8 Meditative Activities to Try (That Aren’t Meditation)

Rachel Krause
Candace Napier

Candace Napier

Say what you will about all those proven benefits, but the fact remains that straight-up meditation might not be for everyone. Sure, everyone is capable of doing it, but if you don’t get excited about the prospect of sitting upright with your eyes closed trying not to think for any amount of time, you probably aren’t going to. And that’s fine!

Regardless of whether or not meditation evangelists are willing to admit it, you can, in fact, achieve that level of Zen without just sitting there. Here, eight STYLECASTER editors share their personal favorite ways to get meditative, from exercise and cooking to online shopping and sheet masks. See? So many different ways to bliss out.


“Nothing—and I mean absolutely nothing—is as stress-relieving as an hour or two running around the (preferably clay) court. Not only is it incredible cardio, but tennis is a sport contingent on the focused and present mind, so it forces you to be present and concentrated versus circling around the 10,000 other mindless things that seemingly creep into the mind on any given day.” (Jessica Teves, editor in chief)


“Mine is a three-way split among playing solitaire, applying makeup for no reason, and cooking. However, I’ve been turning to cooking more and more lately when faced with stress or anxiety. Bad day at work? It’s all in the past, thanks to my shrimp tacos with fresh guac recipe! Bickering with my husband/mom/Verizon rep about something stupid? There’s a homemade tzatziki for that! Too much responsibility piling up at once? Googling “difficult recipes” can help (which, by the way, is how I learned to make a shaky coq au vin). I find that grocery shopping, followed by meticulously sticking to a recipe while blasting music, takes my mind off whatever’s bothering me. Plus, there’s a meal (and wine!) at the end.” (Perrie Samotin, editorial director)


“I was raised on Klutz activity books and basically spent my childhood making friendship bracelets and clay figurines, so it makes perfect sense that I find Zen in any sort of crafting kit I can get my hands on. I recently went on a jewelry-making spree with Project DIY’s accessory kits and made myself a handful of statement necklaces, a punk-inspired brooch and a tassel keychain that gets me serious side eye from my doorman, but I love the fruits of my labor. And, unlike my kiddy creations, I actually use the things I make, so my relaxation time is also productive. Win-win.” (Cristina Velocci, managing editor)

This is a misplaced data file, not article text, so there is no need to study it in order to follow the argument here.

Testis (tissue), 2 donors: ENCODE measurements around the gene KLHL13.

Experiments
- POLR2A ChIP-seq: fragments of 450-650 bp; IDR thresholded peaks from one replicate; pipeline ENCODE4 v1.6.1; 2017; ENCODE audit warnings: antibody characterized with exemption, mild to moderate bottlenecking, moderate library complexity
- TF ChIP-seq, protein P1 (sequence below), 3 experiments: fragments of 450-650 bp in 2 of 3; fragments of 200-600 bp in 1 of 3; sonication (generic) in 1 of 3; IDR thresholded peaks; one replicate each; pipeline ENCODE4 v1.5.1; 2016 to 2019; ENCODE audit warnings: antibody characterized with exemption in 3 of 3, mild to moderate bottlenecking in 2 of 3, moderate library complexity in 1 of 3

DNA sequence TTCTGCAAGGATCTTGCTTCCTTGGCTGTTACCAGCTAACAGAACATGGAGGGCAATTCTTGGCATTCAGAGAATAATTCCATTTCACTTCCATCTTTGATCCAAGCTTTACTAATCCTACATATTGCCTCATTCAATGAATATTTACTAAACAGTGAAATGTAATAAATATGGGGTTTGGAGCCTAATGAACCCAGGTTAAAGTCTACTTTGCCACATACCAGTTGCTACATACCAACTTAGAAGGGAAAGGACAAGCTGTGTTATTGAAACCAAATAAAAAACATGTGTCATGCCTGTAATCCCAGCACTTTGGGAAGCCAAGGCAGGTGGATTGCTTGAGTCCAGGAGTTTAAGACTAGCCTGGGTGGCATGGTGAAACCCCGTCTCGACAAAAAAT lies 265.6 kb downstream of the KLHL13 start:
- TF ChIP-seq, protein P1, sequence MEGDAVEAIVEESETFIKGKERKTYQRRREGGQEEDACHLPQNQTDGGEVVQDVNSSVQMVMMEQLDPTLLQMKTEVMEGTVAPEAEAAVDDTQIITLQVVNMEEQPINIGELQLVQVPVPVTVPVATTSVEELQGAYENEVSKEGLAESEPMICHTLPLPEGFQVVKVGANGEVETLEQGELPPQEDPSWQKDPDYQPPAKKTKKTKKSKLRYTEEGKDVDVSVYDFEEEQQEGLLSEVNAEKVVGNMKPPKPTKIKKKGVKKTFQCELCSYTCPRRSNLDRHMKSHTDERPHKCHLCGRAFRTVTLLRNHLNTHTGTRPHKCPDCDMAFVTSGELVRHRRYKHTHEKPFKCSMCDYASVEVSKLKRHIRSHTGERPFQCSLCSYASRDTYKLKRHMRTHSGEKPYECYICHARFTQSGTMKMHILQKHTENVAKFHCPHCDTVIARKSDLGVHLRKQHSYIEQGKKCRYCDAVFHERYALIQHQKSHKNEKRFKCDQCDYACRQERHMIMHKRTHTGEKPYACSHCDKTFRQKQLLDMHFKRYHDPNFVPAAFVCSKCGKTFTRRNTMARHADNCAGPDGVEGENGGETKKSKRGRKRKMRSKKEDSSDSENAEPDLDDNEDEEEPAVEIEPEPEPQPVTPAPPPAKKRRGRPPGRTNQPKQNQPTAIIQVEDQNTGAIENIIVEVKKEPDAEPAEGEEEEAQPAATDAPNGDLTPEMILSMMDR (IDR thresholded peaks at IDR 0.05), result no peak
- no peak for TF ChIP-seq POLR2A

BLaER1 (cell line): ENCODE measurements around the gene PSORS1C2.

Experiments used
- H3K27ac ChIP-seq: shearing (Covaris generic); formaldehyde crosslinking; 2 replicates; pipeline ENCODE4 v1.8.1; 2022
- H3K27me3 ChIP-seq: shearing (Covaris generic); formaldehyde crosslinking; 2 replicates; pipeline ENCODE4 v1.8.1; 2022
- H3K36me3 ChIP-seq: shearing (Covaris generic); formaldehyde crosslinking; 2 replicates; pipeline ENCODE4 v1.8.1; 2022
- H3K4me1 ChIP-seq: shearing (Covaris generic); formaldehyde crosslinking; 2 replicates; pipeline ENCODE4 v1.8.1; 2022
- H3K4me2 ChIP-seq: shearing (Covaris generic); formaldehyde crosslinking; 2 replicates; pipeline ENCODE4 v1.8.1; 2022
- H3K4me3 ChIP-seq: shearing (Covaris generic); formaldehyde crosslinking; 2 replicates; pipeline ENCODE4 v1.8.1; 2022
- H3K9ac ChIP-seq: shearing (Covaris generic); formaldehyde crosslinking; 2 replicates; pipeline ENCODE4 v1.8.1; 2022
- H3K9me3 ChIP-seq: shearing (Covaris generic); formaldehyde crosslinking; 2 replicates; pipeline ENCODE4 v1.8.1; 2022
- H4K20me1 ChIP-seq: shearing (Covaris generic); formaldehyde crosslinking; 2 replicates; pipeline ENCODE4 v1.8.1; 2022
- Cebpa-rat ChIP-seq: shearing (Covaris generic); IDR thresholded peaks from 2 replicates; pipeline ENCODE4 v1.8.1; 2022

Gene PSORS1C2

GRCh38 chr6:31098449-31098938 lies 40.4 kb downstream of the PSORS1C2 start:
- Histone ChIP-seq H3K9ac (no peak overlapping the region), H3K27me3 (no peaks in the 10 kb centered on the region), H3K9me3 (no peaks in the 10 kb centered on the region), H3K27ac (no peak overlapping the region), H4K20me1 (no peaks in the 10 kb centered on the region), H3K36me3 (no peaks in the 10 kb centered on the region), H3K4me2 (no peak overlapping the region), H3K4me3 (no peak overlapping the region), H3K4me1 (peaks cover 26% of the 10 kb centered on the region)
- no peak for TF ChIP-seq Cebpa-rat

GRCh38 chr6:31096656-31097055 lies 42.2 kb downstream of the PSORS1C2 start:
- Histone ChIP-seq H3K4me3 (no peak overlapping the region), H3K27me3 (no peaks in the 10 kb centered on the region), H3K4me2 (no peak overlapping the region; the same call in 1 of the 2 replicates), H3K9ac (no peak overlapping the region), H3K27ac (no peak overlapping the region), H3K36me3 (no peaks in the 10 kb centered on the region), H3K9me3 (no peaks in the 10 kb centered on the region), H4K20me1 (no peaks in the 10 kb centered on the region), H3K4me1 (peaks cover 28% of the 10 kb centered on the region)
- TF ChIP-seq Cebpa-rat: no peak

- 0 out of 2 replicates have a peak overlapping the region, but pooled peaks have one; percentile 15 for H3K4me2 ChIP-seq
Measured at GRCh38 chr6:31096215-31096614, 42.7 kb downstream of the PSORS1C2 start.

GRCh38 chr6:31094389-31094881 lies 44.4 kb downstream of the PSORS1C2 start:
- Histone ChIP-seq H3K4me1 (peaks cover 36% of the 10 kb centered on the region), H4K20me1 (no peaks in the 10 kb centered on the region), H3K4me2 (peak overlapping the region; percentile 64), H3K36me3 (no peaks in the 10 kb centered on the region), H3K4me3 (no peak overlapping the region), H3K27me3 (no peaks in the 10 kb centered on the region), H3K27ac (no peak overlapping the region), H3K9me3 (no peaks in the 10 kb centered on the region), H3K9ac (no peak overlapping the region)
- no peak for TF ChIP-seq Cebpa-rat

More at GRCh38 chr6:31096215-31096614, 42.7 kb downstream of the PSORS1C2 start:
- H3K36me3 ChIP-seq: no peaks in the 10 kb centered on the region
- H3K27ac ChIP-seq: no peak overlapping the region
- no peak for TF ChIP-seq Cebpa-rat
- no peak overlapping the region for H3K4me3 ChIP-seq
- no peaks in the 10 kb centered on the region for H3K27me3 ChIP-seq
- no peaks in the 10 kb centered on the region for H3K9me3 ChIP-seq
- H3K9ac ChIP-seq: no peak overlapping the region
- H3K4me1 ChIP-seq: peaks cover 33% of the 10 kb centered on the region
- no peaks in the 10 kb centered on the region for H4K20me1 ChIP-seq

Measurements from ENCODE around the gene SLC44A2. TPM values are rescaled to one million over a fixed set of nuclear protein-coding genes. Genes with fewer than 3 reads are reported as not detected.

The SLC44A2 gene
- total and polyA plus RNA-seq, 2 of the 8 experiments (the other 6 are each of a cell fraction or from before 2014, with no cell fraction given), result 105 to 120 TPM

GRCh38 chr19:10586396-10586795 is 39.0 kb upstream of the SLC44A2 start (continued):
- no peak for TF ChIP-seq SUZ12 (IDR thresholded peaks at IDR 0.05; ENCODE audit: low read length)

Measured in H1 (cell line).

Long walks

“I make a point of walking home whenever I can after work, while listening to a podcast or calling my parents or friends back home in Australia. Chatting and walking makes the 45-minute stroll go by quickly, and it helps me relax before I get home.” (Jasmine Garnsworthy, editor)

More cooking

“I like to cook dinner a couple nights a week if I get home from work/gym/events on time—it’s usually worth it for the stress-relief factor even if I end up eating at, like, 10:30 p.m. It’s not necessarily a Zen activity (like when I sliced my finger open cutting mushrooms the other day), but it’s a good way to get my mind off of anything I’m stressing about for an hour or so. Plus, unlike meditation meditation, you can drink wine while doing it.” (Hilary George-Parkin, fashion editor)


“Oddly enough, when I want to take my mind off of anxiety-inducing issues, there’s nothing more soothing than when I reorganize my shoes or scrub my bathroom from top to bottom.” (Cady Lang, social media editor)

Online shopping

“It’s really bad, actually. My favorite thing to do is search multiple sites (I definitely have my favorites) and sort everything from low price to high price. It makes me feel calmer, even if I don’t end up ordering anything.” (Kristen Bateman, associate editor)

A good nap

“I like to put on a sheet mask and lie down for a 30-minute nap! Life feels better after a nap. I like to keep sheet masks chilled in the fridge, so I’ll peel it off my face when it’s all dried up at room temperature.” (Jinnie Lee, creative producer)